I Give

2000-2001

Inventor Dean Kamen Joins Teachers Across the Nation to Discuss Technology in the Classroom March 29-31 at WPI

FOR IMMEDIATE RELEASE/March 1, 2001
Contact: WPI Media Relations, 508-831-5616

WORCESTER, Mass. - When asked a question, high-school principal Pauline Lamarche raised her hand, just as she hopes all good students do at her Massachusetts Academy of Mathematics and Science:

"What school would be interested in hosting a national conference for 350 teachers of science and technology?"

Two years ago, Lamarche answered "We will." While excited about hosting a national conference of her peers, she also knew that a gathering of 350 high-school and college teachers from across the United States, mid school year, is a daunting task. And there's the small matter of funding such an event.

On a recent afternoon, however, Lamarche savored a triumphant moment, driving home after a brief meeting with an executive at EMC Corp. in Hopkinton, Mass. She had just received a commitment for $50,000 for sponsorship of the conference, more than she originally requested. That conference, "Morphing Education by Infusing Technology," will be held March 29-31 in Worcester, Mass. In addition, Worcester Polytechnic Institute, home to Lamarche's Mass Academy, has volunteered to cohost the national event.

"I agonized about the conference for months after agreeing to host it," Lamarche said. "In the middle of the night, I'd wake up thinking about what it should be. I kept coming back to one key to explaining the event. In today's world, we've changed from an education that just teaches the '3 R's to one that uses 'reading, writing and arithmetic' through the 3 W's: the World Wide Web."

Lamarche's event, officially the 14th Annual Professional Conference of the National Consortium for Specialized Secondary Schools of Mathematics, Science & Technology (NCSSSMST), will take place on the WPI campus and at the nearby Crowne Plaza Hotel. Conference sessions will focus on engineering, distance learning, integration of technology and teaching techniques. In addition to a multitude of sessions and events, "Morphing Education" will present three of the country's most enthusiastic proponents of science and technology education:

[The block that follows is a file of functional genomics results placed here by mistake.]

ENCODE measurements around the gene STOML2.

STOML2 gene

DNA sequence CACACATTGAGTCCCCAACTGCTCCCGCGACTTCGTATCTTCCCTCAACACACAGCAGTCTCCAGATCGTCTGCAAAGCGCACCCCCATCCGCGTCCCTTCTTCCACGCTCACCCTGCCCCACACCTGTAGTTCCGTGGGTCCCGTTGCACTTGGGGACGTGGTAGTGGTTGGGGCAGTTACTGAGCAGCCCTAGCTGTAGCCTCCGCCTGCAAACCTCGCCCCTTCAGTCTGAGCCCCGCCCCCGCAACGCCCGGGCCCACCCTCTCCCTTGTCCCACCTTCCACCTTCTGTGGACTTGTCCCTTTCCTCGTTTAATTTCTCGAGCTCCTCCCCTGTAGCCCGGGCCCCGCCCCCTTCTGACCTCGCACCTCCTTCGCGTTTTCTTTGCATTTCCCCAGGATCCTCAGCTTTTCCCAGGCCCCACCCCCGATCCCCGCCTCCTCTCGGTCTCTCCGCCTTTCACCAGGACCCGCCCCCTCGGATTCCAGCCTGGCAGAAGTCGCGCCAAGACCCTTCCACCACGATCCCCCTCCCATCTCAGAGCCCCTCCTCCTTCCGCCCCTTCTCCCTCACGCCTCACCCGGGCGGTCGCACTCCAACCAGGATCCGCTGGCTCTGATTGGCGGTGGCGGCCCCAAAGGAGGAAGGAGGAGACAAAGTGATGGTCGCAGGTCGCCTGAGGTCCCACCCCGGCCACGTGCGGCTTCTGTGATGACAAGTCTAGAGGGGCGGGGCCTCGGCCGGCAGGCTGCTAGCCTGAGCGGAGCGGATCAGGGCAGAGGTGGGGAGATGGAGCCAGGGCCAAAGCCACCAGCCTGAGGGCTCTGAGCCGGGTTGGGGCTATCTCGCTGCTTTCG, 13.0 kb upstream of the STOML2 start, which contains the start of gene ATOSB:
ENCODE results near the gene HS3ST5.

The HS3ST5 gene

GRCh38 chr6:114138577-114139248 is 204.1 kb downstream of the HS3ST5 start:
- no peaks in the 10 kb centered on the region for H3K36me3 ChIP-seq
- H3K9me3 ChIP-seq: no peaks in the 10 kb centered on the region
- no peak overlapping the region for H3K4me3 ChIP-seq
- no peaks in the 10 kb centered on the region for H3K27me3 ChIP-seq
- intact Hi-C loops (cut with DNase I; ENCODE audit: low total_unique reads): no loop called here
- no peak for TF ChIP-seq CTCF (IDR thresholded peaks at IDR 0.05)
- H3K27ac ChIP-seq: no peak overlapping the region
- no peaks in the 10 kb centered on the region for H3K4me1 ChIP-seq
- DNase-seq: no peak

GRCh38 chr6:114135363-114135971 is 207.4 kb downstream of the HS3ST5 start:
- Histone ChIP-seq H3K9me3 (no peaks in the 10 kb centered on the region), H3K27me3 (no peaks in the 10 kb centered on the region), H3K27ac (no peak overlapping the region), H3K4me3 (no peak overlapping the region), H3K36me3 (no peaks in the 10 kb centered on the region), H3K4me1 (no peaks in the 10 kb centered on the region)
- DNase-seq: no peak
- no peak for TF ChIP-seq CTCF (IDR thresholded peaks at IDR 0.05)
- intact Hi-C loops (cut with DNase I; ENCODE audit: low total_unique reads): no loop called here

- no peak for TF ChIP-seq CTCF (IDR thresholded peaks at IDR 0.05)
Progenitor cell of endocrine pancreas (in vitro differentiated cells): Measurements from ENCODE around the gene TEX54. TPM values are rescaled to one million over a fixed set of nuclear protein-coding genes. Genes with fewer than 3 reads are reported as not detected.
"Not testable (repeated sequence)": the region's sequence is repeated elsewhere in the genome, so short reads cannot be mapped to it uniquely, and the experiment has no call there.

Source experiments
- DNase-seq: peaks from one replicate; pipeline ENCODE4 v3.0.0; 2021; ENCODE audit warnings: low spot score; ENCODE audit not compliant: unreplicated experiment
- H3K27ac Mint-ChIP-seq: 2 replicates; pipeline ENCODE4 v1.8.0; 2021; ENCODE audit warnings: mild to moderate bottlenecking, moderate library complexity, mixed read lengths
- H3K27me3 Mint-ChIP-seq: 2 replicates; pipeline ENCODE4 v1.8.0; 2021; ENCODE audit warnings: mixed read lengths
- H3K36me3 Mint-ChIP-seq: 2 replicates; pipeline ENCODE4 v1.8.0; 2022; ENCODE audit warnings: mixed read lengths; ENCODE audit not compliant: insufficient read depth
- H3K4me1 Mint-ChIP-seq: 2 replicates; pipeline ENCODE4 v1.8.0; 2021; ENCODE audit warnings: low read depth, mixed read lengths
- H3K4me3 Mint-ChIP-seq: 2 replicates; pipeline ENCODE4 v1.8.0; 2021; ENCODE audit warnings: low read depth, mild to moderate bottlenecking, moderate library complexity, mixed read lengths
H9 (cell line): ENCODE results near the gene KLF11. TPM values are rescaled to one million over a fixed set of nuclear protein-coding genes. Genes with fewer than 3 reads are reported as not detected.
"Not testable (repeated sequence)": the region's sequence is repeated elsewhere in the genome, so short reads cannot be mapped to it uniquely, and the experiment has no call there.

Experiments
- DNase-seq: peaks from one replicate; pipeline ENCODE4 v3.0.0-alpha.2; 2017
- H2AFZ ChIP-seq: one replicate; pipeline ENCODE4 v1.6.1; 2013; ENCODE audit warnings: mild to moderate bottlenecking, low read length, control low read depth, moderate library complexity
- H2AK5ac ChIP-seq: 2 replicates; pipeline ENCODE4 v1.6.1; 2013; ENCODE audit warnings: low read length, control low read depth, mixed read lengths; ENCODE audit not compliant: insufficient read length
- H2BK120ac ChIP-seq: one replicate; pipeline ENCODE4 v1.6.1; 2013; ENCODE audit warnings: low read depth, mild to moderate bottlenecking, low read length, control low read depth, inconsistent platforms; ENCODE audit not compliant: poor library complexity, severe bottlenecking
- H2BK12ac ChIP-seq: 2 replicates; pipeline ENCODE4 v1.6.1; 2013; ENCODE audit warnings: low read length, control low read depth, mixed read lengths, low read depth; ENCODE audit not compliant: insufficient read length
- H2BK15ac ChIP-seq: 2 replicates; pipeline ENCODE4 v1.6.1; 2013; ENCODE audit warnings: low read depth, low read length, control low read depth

Dean Kamen shows his stair-climbing wheelchair to President Clinton. (White House photo)
  • Dean Kamen, president and owner of DEKA Research and Development Corp., will speak Friday, March 30, at 7:30 p.m. in the Odeum of the WPI Campus Center, off 100 Institute Road, Worcester. Based in Manchester, N.H., DEKA specializes in advanced technologies in medical equipment. Recently, Kamen appeared on 60 Minutes II to demonstrate his stair-climbing, beach-walking wheelchair. In 1976, Kamen founded AutoSyringe Inc., his first medical device company.

    Kamen is also the founder of FIRST (For Inspiration and Recognition of Science and Technology), a non-profit organization dedicated to changing the way Americans view science and technology. FIRST holds an annual competition showcasing robots designed by a high-school team with corporate or university partnership. FIRST events promote engineering excellence and teamwork. Kamen has a long association with WPI, beginning as a physics undergraduate; he also holds an honorary doctoral degree from WPI. The university has been involved with the FIRST competition since its start and each year grants a full four-year scholarship to a FIRST team member who best exemplifies the spirit of the program.

    For more information on Kamen and FIRST, go to www.usfirst.org. Following Kamen's speech, the Virtual Orchestra, a technological musical performance, will be presented at 8:30 p.m. Frederick Bianchi, WPI music professor, developed the Virtual Orchestra, also known as the Realtime Music System.

  • Aliza Sherman, the founder of Cybergrrl Inc., will speak Friday, March 30, at 9 a.m. at the Crowne Plaza Hotel in Worcester. Founder of Webgrrls, a networking group for women with interest in the Internet, she has written books including her latest, "Cybergrrl at Work," as well as "Cybergrrl: A Woman's Guide to the World Wide Web" and "Use Your Personal Power Tools: 10 Tools for Women to Succeed in Business and Life." For more information, go to www.greatertalent.com or call 917-826-5646.

  • Sheila Tobias, a noted writer and science and math education consultant, will speak Saturday, March 31, at 9 a.m. in Perreault Lecture Hall, Fuller Laboratories, on the WPI campus. From 1989 to 1996, Tobias worked for the Research Corp. in Tucson, Ariz., where she studied issues surrounding mathematics and science education. She is the author of "Overcoming Math Anxiety," "Breaking the Science Barrier" and "They're not Dumb, They're Different." For more information, go to www.sheilatobias.com.

Founded in 1865, WPI enrolls 2,700 undergraduate and 1,100 graduate students in science, engineering, management, social science and humanities. The Mass Academy (www.massacademy.org) is a public high school for students in grades 11 and 12 and a collaborative effort among the commonwealth, WPI (www.wpi.edu) and Massachusetts high schools to identify and nurture students with exceptional aptitude for mathematics and science.

The conference is $135 for NCSSSMST members and $150 for non-members. For more information, including directions, go to www.massacademy.org/ncsssmst or contact Lamarche at 508-831-5859 or 508-831-6222 for conference information.